The web has developed dramatically over the last couple of decades. And just as the Internet has evolved through the years, the ‘toolkit’ on offer to marketers and brands has also matured, meaning consumers are now in the hot-seat when it comes to the content they read. Speedier Internet connections and increasingly sophisticated techniques also mean that brands have more complex methods of creating and distributing content to their target users.
A website built 20 years ago can still contain some useful information, and aspects of the tools used by previous generations for content can still prove valuable today. However, they now have the newcomers to contend with.
These days, social media content, blog and email marketing strategies are typically built around engaging copy and images. This is a tactic that has stood the test of time; as far back as the start of the nineteenth century, all the way through to the Mad Men era, this has been the go-to, marriage-made-in-content-heaven combination – even when fibre-optic broadband was but a twinkle in the eye of Sir Tim Berners-Lee.
After this, came the second generation of video- and audio-based content: namely, YouTube channels and podcasts, amongst others. Brands have realised the power of global digital video traffic and have upped their game accordingly. Cisco estimates that IP video will signify a 79% proportion of all worldwide digital traffic by 2018; a figure that is up by 13% from 2013. As a result, interactive content is on the rise – a prime example being Burger King’s ‘Subservient Chicken’ campaign. The Subservient Chicken was made into a web page, where a man in costume would perform various actions based on a user’s input, with the tagline, “Get chicken just the way you like it”. The campaign is said to have evolved from a television idea into an interactive one, and was so successful that the character, Subservient Chicken, was used in numerous subsequent advertising campaigns.
Although brands continue to utilise images, text and video, content strategists now have even more tools in their box: time and location. Recently, brands have put their creative slant on content using these two elements – for example, Tate Britain’s ‘Welcome to London’ campaign, where the content changes depending on time of day, weather and speed of passing cars. British Airways’ #lookup billboard was also very successful, winning 2014’s Creative Out of Home Awards Grand Prix. The innovative campaign saw billboards update in real time; when a plane flew overhead, the video ad would feature a small boy pointing up to the sky with the slogan #lookup.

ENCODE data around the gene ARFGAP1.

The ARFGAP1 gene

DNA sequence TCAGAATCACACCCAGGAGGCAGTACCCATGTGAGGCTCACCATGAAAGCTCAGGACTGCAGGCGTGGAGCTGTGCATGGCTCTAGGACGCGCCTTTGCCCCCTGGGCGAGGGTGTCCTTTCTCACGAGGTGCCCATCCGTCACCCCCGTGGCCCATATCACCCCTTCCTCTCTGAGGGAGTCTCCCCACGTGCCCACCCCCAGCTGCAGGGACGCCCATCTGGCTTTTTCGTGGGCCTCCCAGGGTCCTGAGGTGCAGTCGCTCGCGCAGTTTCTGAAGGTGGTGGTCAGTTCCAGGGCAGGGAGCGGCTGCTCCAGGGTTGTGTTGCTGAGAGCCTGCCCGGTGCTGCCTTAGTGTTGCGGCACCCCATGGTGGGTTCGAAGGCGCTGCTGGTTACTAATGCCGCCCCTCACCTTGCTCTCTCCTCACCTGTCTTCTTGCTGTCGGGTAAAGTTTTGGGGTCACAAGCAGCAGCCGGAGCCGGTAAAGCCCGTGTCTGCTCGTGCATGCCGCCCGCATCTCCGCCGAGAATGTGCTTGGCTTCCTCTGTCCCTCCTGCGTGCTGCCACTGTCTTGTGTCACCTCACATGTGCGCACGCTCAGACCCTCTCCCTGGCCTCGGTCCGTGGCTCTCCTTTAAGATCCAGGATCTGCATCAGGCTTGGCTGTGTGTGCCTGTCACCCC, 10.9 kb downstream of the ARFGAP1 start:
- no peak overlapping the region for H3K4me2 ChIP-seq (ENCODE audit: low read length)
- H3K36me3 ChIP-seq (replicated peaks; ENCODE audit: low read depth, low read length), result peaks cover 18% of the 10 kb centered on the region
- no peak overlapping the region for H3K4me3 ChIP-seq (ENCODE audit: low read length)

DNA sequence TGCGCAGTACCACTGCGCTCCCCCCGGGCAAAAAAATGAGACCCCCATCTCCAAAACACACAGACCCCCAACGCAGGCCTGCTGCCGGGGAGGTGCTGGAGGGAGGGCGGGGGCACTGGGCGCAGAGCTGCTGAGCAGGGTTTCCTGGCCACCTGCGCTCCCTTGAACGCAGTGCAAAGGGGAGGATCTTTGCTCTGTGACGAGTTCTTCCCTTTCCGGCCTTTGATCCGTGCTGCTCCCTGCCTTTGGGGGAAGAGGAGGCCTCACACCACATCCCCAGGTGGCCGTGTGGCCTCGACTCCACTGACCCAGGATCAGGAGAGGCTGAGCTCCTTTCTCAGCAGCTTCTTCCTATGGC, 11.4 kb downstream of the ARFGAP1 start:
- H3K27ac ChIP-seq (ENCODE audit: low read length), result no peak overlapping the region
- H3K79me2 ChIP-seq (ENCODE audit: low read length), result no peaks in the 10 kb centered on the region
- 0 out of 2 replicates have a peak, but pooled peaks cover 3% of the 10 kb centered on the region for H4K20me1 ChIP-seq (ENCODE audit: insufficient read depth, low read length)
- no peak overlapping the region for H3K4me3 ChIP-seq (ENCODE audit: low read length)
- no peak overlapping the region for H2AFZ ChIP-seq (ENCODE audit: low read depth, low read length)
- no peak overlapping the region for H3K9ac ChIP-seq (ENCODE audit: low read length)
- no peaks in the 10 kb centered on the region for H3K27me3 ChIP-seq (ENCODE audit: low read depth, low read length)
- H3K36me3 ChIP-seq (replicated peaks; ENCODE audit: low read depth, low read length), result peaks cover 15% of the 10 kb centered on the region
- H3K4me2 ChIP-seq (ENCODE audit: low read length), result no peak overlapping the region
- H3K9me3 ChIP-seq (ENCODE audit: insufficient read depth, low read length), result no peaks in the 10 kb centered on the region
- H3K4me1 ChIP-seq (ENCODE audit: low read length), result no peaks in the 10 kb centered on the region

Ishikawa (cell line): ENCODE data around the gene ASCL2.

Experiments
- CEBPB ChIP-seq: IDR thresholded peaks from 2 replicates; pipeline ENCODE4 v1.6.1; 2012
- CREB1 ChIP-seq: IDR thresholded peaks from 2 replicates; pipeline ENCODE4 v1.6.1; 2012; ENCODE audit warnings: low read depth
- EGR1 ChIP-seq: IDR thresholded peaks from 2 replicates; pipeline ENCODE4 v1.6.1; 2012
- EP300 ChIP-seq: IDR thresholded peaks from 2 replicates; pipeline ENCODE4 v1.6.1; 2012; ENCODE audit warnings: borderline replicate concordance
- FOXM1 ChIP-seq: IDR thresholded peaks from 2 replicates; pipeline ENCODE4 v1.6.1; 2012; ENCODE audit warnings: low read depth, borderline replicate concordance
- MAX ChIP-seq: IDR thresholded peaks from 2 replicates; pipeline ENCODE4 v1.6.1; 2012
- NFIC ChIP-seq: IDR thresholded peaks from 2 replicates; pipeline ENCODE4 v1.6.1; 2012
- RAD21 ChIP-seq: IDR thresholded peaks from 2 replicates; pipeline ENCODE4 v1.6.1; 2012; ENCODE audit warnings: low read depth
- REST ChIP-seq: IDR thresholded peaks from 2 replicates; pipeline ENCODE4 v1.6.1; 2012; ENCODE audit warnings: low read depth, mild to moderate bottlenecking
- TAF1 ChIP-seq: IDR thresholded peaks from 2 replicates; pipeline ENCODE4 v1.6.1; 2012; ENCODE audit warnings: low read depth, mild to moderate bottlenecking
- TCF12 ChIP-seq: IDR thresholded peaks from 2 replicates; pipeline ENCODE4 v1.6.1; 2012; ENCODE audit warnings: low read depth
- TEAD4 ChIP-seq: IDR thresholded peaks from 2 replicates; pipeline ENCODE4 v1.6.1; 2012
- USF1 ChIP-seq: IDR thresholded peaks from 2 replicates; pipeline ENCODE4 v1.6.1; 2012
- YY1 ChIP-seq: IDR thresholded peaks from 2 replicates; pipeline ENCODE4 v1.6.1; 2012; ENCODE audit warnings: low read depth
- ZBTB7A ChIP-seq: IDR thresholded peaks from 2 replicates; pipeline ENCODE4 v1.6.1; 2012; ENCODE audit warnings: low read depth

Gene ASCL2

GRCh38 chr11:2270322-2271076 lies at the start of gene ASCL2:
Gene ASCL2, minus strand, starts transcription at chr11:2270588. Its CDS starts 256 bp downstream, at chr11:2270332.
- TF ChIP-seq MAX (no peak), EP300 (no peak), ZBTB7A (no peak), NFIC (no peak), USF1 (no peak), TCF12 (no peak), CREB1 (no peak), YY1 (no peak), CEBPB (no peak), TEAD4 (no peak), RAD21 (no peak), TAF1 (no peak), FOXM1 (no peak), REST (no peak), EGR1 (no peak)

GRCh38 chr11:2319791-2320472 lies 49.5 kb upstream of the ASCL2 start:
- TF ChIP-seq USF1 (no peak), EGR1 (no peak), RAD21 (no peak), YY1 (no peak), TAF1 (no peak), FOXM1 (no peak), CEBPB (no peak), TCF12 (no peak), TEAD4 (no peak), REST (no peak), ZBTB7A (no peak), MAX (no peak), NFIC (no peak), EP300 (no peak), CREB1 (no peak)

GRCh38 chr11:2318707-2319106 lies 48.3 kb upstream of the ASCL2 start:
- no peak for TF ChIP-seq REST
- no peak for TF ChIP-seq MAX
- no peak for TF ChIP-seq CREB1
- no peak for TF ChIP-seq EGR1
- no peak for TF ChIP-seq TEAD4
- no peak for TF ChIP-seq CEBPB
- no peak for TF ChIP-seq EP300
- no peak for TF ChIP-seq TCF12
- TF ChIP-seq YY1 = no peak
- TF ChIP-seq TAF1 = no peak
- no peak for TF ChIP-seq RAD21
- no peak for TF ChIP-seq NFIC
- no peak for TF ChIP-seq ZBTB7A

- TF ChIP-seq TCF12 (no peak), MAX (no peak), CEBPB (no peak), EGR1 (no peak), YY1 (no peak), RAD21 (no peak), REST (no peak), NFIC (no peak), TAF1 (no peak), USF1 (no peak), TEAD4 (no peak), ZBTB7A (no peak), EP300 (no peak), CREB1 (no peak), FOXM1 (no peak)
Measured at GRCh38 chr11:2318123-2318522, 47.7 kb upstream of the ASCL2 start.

So what’s similar about these types of campaigns? The answer is that they are all based around and built on data. We now have access to more data than ever before, giving us insights into consumer habits and preferences. Brands can adapt their campaigns for a personalised approach, creating content based on location, social data (for example, if the user is set up with an account on Facebook’s FB Connect) and environmental information.
Familiarity and relationships form the basis for customer retention – and personalised content manages to improve both of these elements. By giving consumers a message that is predictive as opposed to reactive, brands can make sure their voice is heard over the hubbub of other marketing content.
‘Micropersonalisation’ looks to be the buzzword of the future when it comes to content, largely thanks to the data from the Internet of Things. Imagine logging onto a business’ website to be presented with a homepage tailored specifically for you, a big ‘hello (your name)’ at the top, with all the content you are searching for laid out in the way you like? This could happen sooner than you may realise.
Why does this personalised content work so well? Because it isn’t just one-size-fits all content that is ‘suitable’ for everyone. Suitable won’t do anymore. Instead, it represents a new way of thinking; it’s more relevant, more valuable, and therefore more engaging to consumers. On the other side of the coin, however, brands need to be careful; there’s a thin line between being helpful and being intrusive. Keeping data secure and private should still be of paramount importance.
A marketer’s toolbox is now full of clever technology that creates, discovers, disseminates, measures, publishes and manages all aspects of online content. In 2015, it’s about picking the right tools for the job at hand and using them creatively and effectively in order to capture and retain customers.
Brands that continue to churn out dull and ineffective content are falling to the wayside. There’s simply no excuse for it anymore; with this new content toolkit available, we have the opportunity to be more creative than ever before.